Only after passing the sprawling Mission Point Resort did I start to feel good again.  Though we had plenty of hiking company, the crowds thinned and were soon reduced to the lingering memory we would have to trundle back through the place to catch our ferry.

Mackinac finally grew enchanting, this mix of unexpected wildness of forests and white limestone by a dazzling blue lake.  Canada geese bobbed along the shore.  We stopped numerous times to ponder the natural world.  What kind of flower?  What kind of tree?  Was it Mountain Ash?  We huddled by a tree I thought was a Paper Birch, scanning our guide to plants in northern Michigan.

At one point though, the human need to create meaningless art forms emerged.  Zillions of rock cairns began to dot the shoreline.  I was at a loss to explain some of the cairns poking up from Huron itself.  The bafflement continued until Nebra reminded me that until a few years ago that not only Huron but all the Great Lakes had lost vast amounts of water.  The cairns had obviously been erected in the ebb years when the rocky coast was exposed.

To reach Arch Rock from the shore requires some stamina.  That meant mounting the hundred-some wooden steps to the top.  And when you get there, you see many have taken the easy way up, by carriage from town.  And once there, you see too it is over-ridden by kiddies with Canons, all in a rush to take selfies and absorb nature in the new digital sort of way.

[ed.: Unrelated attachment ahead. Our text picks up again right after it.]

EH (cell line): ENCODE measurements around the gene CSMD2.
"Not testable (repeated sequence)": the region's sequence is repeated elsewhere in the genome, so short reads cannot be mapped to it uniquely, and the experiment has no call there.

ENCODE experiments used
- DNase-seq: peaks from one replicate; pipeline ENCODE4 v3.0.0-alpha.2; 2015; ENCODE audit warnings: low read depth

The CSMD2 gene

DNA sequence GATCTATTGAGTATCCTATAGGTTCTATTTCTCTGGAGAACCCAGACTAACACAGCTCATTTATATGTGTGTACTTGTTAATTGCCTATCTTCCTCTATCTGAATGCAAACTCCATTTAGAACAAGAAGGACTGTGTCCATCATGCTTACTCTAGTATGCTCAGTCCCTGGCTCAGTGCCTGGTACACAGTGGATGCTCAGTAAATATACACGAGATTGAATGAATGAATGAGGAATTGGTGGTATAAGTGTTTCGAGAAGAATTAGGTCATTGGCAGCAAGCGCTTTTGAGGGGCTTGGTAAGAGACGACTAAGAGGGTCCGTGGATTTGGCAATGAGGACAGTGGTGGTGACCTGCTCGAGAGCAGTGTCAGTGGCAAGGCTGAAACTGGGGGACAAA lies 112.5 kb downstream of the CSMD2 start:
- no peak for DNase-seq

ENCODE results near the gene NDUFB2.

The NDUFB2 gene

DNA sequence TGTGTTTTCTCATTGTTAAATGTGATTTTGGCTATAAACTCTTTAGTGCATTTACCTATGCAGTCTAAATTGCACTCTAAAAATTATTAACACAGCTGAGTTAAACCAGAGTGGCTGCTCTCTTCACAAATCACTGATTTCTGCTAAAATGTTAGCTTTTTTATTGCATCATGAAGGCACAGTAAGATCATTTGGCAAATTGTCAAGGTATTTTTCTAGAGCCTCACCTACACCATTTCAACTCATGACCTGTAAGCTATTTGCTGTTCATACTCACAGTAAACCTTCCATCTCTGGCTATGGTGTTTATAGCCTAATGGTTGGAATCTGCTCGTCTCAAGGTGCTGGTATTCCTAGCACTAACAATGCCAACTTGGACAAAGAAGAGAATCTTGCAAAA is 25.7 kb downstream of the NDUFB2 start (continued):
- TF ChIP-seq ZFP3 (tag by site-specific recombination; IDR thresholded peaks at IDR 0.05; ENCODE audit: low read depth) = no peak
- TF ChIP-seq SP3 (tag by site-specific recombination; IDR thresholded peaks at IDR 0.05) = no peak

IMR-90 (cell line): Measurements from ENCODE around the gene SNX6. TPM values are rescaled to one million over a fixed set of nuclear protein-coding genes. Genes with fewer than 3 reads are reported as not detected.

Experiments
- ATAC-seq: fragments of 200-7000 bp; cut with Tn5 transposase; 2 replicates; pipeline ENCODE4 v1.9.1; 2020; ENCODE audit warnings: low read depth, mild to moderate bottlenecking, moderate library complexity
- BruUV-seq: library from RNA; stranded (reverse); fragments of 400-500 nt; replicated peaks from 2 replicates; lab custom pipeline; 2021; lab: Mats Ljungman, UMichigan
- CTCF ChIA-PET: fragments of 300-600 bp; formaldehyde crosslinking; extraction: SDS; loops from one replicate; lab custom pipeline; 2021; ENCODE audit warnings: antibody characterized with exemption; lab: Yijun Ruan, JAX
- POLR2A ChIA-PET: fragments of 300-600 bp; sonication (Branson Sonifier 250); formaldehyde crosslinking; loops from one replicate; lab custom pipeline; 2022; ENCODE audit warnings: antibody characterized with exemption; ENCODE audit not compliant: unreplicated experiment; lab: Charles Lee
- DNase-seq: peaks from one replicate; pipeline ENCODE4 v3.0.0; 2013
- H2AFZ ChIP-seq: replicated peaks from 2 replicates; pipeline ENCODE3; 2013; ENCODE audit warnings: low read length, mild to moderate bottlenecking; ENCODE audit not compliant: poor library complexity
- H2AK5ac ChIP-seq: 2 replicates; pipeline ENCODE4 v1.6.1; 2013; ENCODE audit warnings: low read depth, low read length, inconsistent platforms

The coast from Arch Rock.

The coast from Arch Rock.

The Arch proved a decent destination, a huge hole in the limestone, resting, I read, 146 feet above Huron.  The vistas are great from the wood platforms nearby.

We hiked back to town by a different route, slipping along a well-kept trail through old forests.   It was like a nature trail with signs along the way identifying various trees.  But you are never too far away from the noise of tourists returning on the carriages to the tune of clop-clop-clop on nearby pavement.

Probably the most impressive  thing we saw came outside old Fort Mackinac.  Near sundown, a group of uniformed Girl Scouts performed a ceremony to take down the American flags, not only at the fort but at the governor’s mansion and a few other spots to boot.  Make no mistake.  These are very serious girls who seem to take their duties to the highest level as they break into groups and march 100s of yards to their assigned destinations.  Impressive.  We followed three of them to the governor’s residence where the flag was lowered solemnly in front of a small gathering of spectators.

Girl Scouts on the march to lower flags at fort and governor's residence.

Girl Scouts on the march to lower flags at fort and governor’s residence.

Down the hill to the harbor we came, wasting little time in the still-busy foot traffic of Mackinac City and reaching our assigned dock well in time to catch the 5 o’clock ferry back to Mackinaw City.  The return passage proved uneventful, and I was glad to be back on the road to Petoskey.  We planned to leave our pleasant house on East Mitchell in the morning, bound for Chicago again.

While Mackinac Island turned out to be a pleasant afternoon’s experience, I doubt I will ever go back.   As it turned out, once is enough.  Too many tourists.